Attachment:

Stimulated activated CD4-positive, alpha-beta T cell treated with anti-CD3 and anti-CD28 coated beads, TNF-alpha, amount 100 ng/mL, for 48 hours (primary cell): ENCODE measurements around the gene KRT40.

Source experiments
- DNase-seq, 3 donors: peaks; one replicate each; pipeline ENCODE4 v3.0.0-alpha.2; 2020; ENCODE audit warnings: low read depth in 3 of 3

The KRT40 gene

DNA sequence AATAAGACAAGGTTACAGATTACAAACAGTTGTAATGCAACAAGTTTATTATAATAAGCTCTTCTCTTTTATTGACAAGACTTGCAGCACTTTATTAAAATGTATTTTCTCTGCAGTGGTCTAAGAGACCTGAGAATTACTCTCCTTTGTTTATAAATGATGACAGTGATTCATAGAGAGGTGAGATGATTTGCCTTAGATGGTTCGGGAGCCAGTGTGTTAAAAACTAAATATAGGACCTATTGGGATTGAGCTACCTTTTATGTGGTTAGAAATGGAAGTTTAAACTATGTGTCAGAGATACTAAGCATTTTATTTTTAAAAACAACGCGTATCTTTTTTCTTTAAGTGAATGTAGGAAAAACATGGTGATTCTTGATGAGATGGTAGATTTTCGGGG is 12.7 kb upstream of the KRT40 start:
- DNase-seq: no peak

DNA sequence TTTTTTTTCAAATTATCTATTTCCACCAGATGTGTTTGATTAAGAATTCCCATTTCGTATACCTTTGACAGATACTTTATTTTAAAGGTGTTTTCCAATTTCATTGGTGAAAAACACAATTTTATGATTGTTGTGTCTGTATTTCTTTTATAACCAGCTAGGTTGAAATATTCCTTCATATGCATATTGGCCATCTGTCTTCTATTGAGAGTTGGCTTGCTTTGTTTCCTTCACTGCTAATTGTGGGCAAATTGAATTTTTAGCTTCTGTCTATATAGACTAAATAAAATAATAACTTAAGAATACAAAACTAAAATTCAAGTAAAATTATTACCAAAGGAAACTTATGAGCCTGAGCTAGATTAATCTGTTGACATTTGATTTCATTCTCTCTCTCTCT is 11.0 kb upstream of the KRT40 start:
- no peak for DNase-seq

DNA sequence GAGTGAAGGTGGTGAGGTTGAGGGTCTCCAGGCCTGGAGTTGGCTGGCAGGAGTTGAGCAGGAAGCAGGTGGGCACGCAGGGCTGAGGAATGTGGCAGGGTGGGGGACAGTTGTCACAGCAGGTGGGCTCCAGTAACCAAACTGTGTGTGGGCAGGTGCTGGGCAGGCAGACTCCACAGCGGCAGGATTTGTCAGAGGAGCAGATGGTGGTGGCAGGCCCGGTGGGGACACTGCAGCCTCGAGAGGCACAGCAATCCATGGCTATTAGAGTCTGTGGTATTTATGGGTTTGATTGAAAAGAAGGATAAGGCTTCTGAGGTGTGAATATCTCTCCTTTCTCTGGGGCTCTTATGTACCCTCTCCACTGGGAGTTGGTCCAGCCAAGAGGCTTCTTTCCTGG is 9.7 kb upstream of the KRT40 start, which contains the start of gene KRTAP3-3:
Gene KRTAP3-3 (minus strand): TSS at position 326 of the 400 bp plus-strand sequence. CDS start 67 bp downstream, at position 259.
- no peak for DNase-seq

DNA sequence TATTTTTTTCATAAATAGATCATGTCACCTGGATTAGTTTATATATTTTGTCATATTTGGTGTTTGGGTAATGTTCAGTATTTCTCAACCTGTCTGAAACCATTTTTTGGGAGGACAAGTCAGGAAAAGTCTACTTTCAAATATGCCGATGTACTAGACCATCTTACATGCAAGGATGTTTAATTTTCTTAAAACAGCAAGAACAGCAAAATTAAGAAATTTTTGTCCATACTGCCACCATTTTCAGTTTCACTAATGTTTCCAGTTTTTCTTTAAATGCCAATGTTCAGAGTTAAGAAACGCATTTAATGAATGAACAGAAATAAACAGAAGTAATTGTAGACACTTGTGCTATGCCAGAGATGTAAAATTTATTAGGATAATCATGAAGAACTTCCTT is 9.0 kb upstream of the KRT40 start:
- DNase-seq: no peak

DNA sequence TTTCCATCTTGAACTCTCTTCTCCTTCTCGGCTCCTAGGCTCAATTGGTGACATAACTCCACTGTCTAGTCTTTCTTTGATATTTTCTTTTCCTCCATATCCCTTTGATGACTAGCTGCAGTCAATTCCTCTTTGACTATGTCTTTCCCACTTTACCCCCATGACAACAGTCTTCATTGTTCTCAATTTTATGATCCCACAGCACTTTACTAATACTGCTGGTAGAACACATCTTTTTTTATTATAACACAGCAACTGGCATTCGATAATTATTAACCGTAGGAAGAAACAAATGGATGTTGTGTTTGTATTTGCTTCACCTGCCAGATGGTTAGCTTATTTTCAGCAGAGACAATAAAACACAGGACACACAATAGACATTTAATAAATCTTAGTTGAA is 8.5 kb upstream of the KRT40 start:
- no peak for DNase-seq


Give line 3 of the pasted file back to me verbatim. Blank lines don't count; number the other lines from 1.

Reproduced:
- DNase-seq, 3 donors: peaks; one replicate each; pipeline ENCODE4 v3.0.0-alpha.2; 2020; ENCODE audit warnings: low read depth in 3 of 3